• jon says:

      In fact I, and other responsible analysts do publish corrections when our forecasts don’t hit the mark. I’ve been doing this for almost 30 years and you don’t get a run like that by being wrong too often, or by being a jerk.

      No one can predict the future, we guess at it armed with as many inputs as we can gather. Baring major upheavals like wars and overwhelming weather events (like the floods in Thailand, which dramatically impact the storage industry) forecasting can be quite accurate — if you’ve been around long enough to know what’s reasonable and practical.

  2. I thought this article was interesting and a respectable view of some nascent–at least–trends which are affecting the market. I don’t understand “autodeskshareholder’s” perspective, nor share them. This is hardly a detailed prediction piece. Calling attention to a possible inflection point in the industry can be of great value. I personally see more disruption in the market as to who the top players are. Especially in the PC market as these players adjust to a post-PC era.

  3. From HP: In your latest article in GraphicSpeak, “The PC market is shifting” you state:
    …”The system builders, particularly the PC builders, have been in a tight spot with no prime IP other than box construction. Companies like Acer, Dell, Lenovo, HP, and Toshiba buy everything—the motherboard, the OS, the boards, disk drives, monitors, and power supply. They are basically assembly houses with great looking boxes and strong brands.”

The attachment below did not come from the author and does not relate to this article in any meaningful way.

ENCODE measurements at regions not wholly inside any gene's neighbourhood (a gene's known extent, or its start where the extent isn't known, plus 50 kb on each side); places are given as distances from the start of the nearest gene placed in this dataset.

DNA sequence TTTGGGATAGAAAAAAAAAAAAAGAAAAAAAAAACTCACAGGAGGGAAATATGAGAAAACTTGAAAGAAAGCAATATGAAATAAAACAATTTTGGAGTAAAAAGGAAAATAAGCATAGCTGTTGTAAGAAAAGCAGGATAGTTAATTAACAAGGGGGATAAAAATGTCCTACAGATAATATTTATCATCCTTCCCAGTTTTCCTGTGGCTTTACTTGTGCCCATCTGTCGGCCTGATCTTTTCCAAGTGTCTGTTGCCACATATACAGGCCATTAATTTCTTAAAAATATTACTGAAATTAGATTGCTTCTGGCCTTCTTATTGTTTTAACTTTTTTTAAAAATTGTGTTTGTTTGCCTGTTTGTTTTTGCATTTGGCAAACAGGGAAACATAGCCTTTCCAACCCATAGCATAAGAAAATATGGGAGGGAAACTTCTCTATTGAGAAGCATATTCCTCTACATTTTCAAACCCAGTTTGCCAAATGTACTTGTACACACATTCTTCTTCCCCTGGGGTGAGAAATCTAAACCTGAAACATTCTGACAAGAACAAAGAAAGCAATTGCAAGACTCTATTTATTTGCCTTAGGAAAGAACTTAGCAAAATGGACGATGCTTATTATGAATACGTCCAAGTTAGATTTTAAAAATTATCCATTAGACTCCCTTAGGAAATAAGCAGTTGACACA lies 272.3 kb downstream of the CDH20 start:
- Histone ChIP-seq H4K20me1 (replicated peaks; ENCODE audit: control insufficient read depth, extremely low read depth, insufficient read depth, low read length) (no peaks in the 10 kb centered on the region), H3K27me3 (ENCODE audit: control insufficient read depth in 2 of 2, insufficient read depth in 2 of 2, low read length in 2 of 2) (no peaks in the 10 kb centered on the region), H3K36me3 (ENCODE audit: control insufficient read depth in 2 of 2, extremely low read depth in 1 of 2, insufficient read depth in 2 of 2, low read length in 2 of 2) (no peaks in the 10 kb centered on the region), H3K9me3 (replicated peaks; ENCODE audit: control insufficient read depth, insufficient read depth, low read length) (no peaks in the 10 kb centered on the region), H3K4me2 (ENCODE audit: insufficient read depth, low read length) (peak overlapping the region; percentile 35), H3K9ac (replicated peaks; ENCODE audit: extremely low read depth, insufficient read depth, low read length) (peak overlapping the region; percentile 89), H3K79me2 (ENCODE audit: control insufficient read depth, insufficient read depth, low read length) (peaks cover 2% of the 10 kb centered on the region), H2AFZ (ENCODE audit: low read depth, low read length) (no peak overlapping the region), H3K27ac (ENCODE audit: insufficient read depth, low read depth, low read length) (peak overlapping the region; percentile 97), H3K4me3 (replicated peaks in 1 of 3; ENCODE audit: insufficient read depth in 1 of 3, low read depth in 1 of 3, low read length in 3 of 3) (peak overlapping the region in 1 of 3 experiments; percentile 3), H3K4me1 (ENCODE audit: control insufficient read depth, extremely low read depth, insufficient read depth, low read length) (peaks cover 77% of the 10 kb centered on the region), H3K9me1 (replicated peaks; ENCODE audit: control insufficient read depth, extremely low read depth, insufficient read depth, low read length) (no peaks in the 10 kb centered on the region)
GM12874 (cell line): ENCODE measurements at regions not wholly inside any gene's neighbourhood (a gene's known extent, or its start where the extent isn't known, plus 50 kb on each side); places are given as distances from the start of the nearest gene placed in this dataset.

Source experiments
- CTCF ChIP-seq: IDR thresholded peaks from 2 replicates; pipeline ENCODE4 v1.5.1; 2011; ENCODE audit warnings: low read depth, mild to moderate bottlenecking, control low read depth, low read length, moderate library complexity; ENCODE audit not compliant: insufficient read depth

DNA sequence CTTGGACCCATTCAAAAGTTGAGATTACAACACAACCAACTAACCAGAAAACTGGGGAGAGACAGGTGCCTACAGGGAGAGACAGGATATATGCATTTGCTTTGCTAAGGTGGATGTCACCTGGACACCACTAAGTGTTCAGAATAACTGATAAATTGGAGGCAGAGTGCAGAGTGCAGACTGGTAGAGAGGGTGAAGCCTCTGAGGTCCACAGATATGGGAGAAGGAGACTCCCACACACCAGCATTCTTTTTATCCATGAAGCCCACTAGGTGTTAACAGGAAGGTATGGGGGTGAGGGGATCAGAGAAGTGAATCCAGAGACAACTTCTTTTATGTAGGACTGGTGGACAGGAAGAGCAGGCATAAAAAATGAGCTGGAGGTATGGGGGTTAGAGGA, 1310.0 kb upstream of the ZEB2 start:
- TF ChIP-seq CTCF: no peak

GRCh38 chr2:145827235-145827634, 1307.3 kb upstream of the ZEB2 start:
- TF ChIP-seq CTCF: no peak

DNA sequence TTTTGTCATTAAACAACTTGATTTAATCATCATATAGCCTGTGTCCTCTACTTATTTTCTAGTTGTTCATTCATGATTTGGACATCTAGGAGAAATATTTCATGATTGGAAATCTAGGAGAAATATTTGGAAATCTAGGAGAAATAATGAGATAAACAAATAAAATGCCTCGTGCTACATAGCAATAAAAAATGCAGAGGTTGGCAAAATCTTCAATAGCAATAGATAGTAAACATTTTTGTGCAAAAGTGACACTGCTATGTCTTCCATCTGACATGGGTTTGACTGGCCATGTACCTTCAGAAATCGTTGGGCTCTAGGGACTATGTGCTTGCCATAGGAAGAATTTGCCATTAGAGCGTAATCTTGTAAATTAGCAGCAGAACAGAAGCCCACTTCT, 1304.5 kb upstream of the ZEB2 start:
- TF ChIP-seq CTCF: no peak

In the case of HP Workstations, which would be of interest to the target market for GraphicSpeak, this is not the case. While we may outsource the manufacturing of our motherboards, the design is done within HP and is unique to our platforms. Furthermore within the HP Z workstations, we take a whole-system design approach instead of simply assembling pieces procured from third parties. Our engineers design customized systems and work closely with our technology partners to test and optimize graphics cards, memory, operating systems, drivers and other system components for optimal performance, increased reliability, better thermal and acoustics solutions, and ultimately a better workstation experience across a broad usage range.
    As for our other class of computers, we spend a lot of time in understanding the customer, working with the engineering team to review the architecture of the platform, and making component and design choices. Our engineers do all the electrical/mechanical/ID work before an ODM is brought into the process. The ODM only implements, and brings to manufacture, the design that has been created by HP engineers.
    Therefore we would appreciate it if you could please correct your statement so it more accurately reflects HP’s approach to product design.

    • Jon Peddie says:

      Heather raises a good point, and my editorial was a little too glib. I’ve visited the Dell, Fujitsu, HP, and Lenovo labs, and they put an enormous amount of design and testing into their products, and especially workstation products. I think almost any IT buyer, consumer or enterprise, knows it’s almost a no-brainer to buy a top notch branded PC, because there is a tradition of R&D behind those brands and a commitment to support.